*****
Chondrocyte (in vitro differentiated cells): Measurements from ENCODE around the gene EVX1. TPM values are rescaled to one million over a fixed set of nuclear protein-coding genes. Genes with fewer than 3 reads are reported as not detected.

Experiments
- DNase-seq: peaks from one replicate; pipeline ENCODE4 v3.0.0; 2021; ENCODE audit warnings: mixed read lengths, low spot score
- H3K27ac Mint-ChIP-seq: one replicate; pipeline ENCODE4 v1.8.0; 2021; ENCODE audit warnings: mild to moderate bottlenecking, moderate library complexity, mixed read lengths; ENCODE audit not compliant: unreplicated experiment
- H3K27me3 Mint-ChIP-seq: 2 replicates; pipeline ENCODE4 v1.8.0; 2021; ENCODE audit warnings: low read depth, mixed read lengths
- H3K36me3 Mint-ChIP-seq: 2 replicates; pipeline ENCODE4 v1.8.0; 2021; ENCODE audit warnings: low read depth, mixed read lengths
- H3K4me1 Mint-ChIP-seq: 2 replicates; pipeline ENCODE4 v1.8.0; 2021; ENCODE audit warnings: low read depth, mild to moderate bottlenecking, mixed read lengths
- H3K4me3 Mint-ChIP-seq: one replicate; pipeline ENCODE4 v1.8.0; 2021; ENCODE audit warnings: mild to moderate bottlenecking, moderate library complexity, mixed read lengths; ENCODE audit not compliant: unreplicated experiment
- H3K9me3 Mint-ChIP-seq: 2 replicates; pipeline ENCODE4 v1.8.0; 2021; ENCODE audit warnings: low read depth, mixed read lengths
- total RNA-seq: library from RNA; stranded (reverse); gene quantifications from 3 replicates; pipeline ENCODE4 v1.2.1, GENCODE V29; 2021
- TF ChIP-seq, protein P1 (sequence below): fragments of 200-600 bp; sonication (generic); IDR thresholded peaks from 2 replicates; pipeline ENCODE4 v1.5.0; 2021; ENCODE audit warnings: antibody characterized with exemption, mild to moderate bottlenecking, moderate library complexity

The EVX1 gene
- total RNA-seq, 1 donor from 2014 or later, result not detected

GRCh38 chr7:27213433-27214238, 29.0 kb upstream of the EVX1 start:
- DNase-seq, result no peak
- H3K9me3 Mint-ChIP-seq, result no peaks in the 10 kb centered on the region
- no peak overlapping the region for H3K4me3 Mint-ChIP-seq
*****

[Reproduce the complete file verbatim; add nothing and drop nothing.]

Chondrocyte (in vitro differentiated cells): Measurements from ENCODE around the gene EVX1. TPM values are rescaled to one million over a fixed set of nuclear protein-coding genes. Genes with fewer than 3 reads are reported as not detected.

Experiments
- DNase-seq: peaks from one replicate; pipeline ENCODE4 v3.0.0; 2021; ENCODE audit warnings: mixed read lengths, low spot score
- H3K27ac Mint-ChIP-seq: one replicate; pipeline ENCODE4 v1.8.0; 2021; ENCODE audit warnings: mild to moderate bottlenecking, moderate library complexity, mixed read lengths; ENCODE audit not compliant: unreplicated experiment
- H3K27me3 Mint-ChIP-seq: 2 replicates; pipeline ENCODE4 v1.8.0; 2021; ENCODE audit warnings: low read depth, mixed read lengths
- H3K36me3 Mint-ChIP-seq: 2 replicates; pipeline ENCODE4 v1.8.0; 2021; ENCODE audit warnings: low read depth, mixed read lengths
- H3K4me1 Mint-ChIP-seq: 2 replicates; pipeline ENCODE4 v1.8.0; 2021; ENCODE audit warnings: low read depth, mild to moderate bottlenecking, mixed read lengths
- H3K4me3 Mint-ChIP-seq: one replicate; pipeline ENCODE4 v1.8.0; 2021; ENCODE audit warnings: mild to moderate bottlenecking, moderate library complexity, mixed read lengths; ENCODE audit not compliant: unreplicated experiment
- H3K9me3 Mint-ChIP-seq: 2 replicates; pipeline ENCODE4 v1.8.0; 2021; ENCODE audit warnings: low read depth, mixed read lengths
- total RNA-seq: library from RNA; stranded (reverse); gene quantifications from 3 replicates; pipeline ENCODE4 v1.2.1, GENCODE V29; 2021
- TF ChIP-seq, protein P1 (sequence below): fragments of 200-600 bp; sonication (generic); IDR thresholded peaks from 2 replicates; pipeline ENCODE4 v1.5.0; 2021; ENCODE audit warnings: antibody characterized with exemption, mild to moderate bottlenecking, moderate library complexity

The EVX1 gene
- total RNA-seq, 1 donor from 2014 or later, result not detected

GRCh38 chr7:27213433-27214238, 29.0 kb upstream of the EVX1 start:
- DNase-seq, result no peak
- H3K9me3 Mint-ChIP-seq, result no peaks in the 10 kb centered on the region
- no peak overlapping the region for H3K4me3 Mint-ChIP-seq